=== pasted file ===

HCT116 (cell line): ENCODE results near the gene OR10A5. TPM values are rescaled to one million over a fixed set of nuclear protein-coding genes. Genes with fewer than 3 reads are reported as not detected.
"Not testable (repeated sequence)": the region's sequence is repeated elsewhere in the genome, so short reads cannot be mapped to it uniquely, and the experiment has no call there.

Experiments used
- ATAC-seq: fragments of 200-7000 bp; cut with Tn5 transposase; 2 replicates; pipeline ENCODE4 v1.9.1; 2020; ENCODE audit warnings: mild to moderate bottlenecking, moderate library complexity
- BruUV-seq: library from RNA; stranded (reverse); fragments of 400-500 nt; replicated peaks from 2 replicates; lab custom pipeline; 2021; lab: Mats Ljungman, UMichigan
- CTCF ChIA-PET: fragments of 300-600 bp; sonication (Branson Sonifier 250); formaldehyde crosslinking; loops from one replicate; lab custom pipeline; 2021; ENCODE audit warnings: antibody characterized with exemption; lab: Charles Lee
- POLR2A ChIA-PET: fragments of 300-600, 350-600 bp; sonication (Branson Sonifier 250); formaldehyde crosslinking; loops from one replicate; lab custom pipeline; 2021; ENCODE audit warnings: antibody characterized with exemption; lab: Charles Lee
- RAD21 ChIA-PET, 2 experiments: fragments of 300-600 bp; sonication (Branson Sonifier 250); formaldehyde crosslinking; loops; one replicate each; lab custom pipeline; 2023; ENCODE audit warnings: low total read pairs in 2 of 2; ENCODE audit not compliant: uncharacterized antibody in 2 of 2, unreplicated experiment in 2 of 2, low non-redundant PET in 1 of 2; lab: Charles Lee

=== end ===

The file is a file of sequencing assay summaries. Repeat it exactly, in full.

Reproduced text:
HCT116 (cell line): ENCODE results near the gene OR10A5. TPM values are rescaled to one million over a fixed set of nuclear protein-coding genes. Genes with fewer than 3 reads are reported as not detected.
"Not testable (repeated sequence)": the region's sequence is repeated elsewhere in the genome, so short reads cannot be mapped to it uniquely, and the experiment has no call there.

Experiments used
- ATAC-seq: fragments of 200-7000 bp; cut with Tn5 transposase; 2 replicates; pipeline ENCODE4 v1.9.1; 2020; ENCODE audit warnings: mild to moderate bottlenecking, moderate library complexity
- BruUV-seq: library from RNA; stranded (reverse); fragments of 400-500 nt; replicated peaks from 2 replicates; lab custom pipeline; 2021; lab: Mats Ljungman, UMichigan
- CTCF ChIA-PET: fragments of 300-600 bp; sonication (Branson Sonifier 250); formaldehyde crosslinking; loops from one replicate; lab custom pipeline; 2021; ENCODE audit warnings: antibody characterized with exemption; lab: Charles Lee
- POLR2A ChIA-PET: fragments of 300-600, 350-600 bp; sonication (Branson Sonifier 250); formaldehyde crosslinking; loops from one replicate; lab custom pipeline; 2021; ENCODE audit warnings: antibody characterized with exemption; lab: Charles Lee
- RAD21 ChIA-PET, 2 experiments: fragments of 300-600 bp; sonication (Branson Sonifier 250); formaldehyde crosslinking; loops; one replicate each; lab custom pipeline; 2023; ENCODE audit warnings: low total read pairs in 2 of 2; ENCODE audit not compliant: uncharacterized antibody in 2 of 2, unreplicated experiment in 2 of 2, low non-redundant PET in 1 of 2; lab: Charles Lee